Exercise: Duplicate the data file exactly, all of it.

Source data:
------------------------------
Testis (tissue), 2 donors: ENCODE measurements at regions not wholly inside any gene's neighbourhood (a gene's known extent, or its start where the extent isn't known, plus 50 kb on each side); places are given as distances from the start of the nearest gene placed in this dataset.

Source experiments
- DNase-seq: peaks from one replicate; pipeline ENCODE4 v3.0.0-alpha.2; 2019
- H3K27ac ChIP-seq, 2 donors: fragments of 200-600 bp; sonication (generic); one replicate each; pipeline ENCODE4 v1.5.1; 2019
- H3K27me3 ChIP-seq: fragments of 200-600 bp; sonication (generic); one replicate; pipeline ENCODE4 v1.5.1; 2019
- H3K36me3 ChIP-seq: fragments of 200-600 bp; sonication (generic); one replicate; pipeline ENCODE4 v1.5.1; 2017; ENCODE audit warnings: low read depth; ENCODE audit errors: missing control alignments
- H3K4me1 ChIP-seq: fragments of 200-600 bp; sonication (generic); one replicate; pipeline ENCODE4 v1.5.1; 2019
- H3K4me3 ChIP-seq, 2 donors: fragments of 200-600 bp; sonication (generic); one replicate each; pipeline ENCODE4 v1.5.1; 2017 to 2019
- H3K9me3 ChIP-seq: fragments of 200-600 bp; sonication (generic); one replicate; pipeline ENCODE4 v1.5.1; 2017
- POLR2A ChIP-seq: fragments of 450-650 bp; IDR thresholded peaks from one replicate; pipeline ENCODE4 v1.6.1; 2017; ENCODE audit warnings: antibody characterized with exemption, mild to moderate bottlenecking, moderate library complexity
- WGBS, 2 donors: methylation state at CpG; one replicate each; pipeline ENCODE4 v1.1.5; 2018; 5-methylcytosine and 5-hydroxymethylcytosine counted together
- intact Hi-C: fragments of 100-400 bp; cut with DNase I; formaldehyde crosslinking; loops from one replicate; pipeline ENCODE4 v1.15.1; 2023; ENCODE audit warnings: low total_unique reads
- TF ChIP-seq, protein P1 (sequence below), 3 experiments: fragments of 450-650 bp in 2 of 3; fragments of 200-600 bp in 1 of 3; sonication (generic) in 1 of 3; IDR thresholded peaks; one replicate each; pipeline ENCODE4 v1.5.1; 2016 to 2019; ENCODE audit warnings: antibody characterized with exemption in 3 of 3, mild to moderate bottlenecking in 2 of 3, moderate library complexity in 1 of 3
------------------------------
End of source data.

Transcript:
Testis (tissue), 2 donors: ENCODE measurements at regions not wholly inside any gene's neighbourhood (a gene's known extent, or its start where the extent isn't known, plus 50 kb on each side); places are given as distances from the start of the nearest gene placed in this dataset.

Source experiments
- DNase-seq: peaks from one replicate; pipeline ENCODE4 v3.0.0-alpha.2; 2019
- H3K27ac ChIP-seq, 2 donors: fragments of 200-600 bp; sonication (generic); one replicate each; pipeline ENCODE4 v1.5.1; 2019
- H3K27me3 ChIP-seq: fragments of 200-600 bp; sonication (generic); one replicate; pipeline ENCODE4 v1.5.1; 2019
- H3K36me3 ChIP-seq: fragments of 200-600 bp; sonication (generic); one replicate; pipeline ENCODE4 v1.5.1; 2017; ENCODE audit warnings: low read depth; ENCODE audit errors: missing control alignments
- H3K4me1 ChIP-seq: fragments of 200-600 bp; sonication (generic); one replicate; pipeline ENCODE4 v1.5.1; 2019
- H3K4me3 ChIP-seq, 2 donors: fragments of 200-600 bp; sonication (generic); one replicate each; pipeline ENCODE4 v1.5.1; 2017 to 2019
- H3K9me3 ChIP-seq: fragments of 200-600 bp; sonication (generic); one replicate; pipeline ENCODE4 v1.5.1; 2017
- POLR2A ChIP-seq: fragments of 450-650 bp; IDR thresholded peaks from one replicate; pipeline ENCODE4 v1.6.1; 2017; ENCODE audit warnings: antibody characterized with exemption, mild to moderate bottlenecking, moderate library complexity
- WGBS, 2 donors: methylation state at CpG; one replicate each; pipeline ENCODE4 v1.1.5; 2018; 5-methylcytosine and 5-hydroxymethylcytosine counted together
- intact Hi-C: fragments of 100-400 bp; cut with DNase I; formaldehyde crosslinking; loops from one replicate; pipeline ENCODE4 v1.15.1; 2023; ENCODE audit warnings: low total_unique reads
- TF ChIP-seq, protein P1 (sequence below), 3 experiments: fragments of 450-650 bp in 2 of 3; fragments of 200-600 bp in 1 of 3; sonication (generic) in 1 of 3; IDR thresholded peaks; one replicate each; pipeline ENCODE4 v1.5.1; 2016 to 2019; ENCODE audit warnings: antibody characterized with exemption in 3 of 3, mild to moderate bottlenecking in 2 of 3, moderate library complexity in 1 of 3